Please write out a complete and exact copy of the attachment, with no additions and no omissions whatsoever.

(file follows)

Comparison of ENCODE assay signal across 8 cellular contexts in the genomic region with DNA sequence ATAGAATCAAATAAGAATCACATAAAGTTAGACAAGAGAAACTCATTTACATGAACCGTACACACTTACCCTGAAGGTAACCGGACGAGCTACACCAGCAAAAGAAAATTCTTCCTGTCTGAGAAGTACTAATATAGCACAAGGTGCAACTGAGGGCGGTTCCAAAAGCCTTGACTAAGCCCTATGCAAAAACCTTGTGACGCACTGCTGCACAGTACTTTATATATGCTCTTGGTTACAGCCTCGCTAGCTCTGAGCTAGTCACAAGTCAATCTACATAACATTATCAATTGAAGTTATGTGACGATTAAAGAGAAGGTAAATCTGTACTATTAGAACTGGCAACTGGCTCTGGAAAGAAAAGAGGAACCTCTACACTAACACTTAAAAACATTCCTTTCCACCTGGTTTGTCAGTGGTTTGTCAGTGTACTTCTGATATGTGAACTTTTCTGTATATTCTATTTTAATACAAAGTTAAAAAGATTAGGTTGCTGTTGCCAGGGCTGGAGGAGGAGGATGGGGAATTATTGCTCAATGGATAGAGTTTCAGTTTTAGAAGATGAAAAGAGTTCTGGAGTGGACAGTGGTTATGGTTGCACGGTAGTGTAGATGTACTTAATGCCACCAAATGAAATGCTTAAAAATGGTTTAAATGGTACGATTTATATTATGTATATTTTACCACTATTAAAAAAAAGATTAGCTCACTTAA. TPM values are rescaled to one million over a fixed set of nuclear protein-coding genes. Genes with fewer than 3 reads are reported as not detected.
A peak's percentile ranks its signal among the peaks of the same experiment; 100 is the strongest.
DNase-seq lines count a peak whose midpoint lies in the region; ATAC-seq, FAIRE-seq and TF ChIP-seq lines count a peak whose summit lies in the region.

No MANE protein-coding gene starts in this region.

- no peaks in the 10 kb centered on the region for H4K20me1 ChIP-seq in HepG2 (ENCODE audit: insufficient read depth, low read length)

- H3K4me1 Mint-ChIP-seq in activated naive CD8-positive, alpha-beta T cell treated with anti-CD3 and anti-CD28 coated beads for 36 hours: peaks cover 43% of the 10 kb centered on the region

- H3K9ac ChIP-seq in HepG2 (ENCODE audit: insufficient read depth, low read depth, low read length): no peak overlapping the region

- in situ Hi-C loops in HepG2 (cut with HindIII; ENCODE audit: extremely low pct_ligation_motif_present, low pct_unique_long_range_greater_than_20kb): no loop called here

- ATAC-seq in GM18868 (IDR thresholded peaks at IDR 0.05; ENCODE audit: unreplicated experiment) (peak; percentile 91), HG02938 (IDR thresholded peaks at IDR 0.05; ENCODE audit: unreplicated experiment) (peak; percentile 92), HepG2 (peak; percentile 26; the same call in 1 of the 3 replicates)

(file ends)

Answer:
Comparison of ENCODE assay signal across 8 cellular contexts in the genomic region with DNA sequence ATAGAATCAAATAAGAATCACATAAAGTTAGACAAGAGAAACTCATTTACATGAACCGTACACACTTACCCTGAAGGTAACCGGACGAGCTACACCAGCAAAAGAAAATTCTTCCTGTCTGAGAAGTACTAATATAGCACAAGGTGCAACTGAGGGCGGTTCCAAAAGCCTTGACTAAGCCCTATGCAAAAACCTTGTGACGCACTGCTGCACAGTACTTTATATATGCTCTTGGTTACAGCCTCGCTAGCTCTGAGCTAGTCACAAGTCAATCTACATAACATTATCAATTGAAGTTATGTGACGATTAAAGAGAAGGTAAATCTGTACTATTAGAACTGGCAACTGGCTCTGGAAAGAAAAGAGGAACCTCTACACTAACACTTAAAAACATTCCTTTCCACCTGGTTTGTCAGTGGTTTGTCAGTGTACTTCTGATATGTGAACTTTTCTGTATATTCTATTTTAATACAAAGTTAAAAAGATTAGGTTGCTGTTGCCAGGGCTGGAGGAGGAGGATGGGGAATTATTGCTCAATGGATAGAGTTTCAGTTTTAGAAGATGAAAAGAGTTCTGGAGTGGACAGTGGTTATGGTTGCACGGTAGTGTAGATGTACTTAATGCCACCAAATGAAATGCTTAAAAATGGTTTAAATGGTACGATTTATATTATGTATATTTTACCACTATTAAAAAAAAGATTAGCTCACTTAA. TPM values are rescaled to one million over a fixed set of nuclear protein-coding genes. Genes with fewer than 3 reads are reported as not detected.
A peak's percentile ranks its signal among the peaks of the same experiment; 100 is the strongest.
DNase-seq lines count a peak whose midpoint lies in the region; ATAC-seq, FAIRE-seq and TF ChIP-seq lines count a peak whose summit lies in the region.

No MANE protein-coding gene starts in this region.

- no peaks in the 10 kb centered on the region for H4K20me1 ChIP-seq in HepG2 (ENCODE audit: insufficient read depth, low read length)

- H3K4me1 Mint-ChIP-seq in activated naive CD8-positive, alpha-beta T cell treated with anti-CD3 and anti-CD28 coated beads for 36 hours: peaks cover 43% of the 10 kb centered on the region

- H3K9ac ChIP-seq in HepG2 (ENCODE audit: insufficient read depth, low read depth, low read length): no peak overlapping the region

- in situ Hi-C loops in HepG2 (cut with HindIII; ENCODE audit: extremely low pct_ligation_motif_present, low pct_unique_long_range_greater_than_20kb): no loop called here

- ATAC-seq in GM18868 (IDR thresholded peaks at IDR 0.05; ENCODE audit: unreplicated experiment) (peak; percentile 91), HG02938 (IDR thresholded peaks at IDR 0.05; ENCODE audit: unreplicated experiment) (peak; percentile 92), HepG2 (peak; percentile 26; the same call in 1 of the 3 replicates)